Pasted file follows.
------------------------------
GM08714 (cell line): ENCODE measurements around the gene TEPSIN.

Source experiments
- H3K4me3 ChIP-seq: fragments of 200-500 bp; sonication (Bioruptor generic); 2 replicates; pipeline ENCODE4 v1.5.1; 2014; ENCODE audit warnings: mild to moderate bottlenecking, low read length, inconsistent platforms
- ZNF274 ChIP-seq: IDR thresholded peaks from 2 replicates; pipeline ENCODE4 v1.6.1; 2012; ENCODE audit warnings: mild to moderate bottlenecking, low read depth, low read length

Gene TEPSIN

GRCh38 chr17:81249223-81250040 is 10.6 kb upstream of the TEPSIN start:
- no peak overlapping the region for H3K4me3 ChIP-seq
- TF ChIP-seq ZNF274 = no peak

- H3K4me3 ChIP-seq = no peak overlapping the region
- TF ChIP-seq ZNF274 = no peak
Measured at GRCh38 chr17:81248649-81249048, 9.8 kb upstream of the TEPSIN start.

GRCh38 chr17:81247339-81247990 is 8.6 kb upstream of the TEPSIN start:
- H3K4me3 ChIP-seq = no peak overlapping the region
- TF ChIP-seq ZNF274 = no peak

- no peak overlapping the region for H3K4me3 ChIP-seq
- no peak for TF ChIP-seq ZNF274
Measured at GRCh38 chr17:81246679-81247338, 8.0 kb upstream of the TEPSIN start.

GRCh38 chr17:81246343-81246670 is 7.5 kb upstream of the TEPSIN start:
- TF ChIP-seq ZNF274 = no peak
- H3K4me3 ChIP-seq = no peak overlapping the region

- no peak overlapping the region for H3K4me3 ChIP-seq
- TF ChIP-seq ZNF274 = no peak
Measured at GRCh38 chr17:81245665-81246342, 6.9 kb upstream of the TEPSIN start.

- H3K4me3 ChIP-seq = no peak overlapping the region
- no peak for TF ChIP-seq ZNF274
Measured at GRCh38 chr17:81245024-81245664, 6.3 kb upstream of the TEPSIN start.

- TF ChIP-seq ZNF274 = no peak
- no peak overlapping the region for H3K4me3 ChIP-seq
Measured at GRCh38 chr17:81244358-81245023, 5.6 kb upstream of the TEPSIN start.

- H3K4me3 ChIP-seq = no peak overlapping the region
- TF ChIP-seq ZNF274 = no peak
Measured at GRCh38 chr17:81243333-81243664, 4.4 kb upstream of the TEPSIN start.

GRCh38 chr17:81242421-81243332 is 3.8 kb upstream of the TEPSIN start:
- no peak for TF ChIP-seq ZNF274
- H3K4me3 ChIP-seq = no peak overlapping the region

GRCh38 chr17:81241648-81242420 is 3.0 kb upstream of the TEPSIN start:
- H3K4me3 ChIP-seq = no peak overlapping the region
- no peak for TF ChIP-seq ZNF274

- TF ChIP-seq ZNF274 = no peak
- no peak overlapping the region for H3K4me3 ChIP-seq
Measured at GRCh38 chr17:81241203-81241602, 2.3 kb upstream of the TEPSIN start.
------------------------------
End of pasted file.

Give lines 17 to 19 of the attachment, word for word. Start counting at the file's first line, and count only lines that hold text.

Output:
Measured at GRCh38 chr17:81246679-81247338, 8.0 kb upstream of the TEPSIN start.

GRCh38 chr17:81246343-81246670 is 7.5 kb upstream of the TEPSIN start:
- TF ChIP-seq ZNF274 = no peak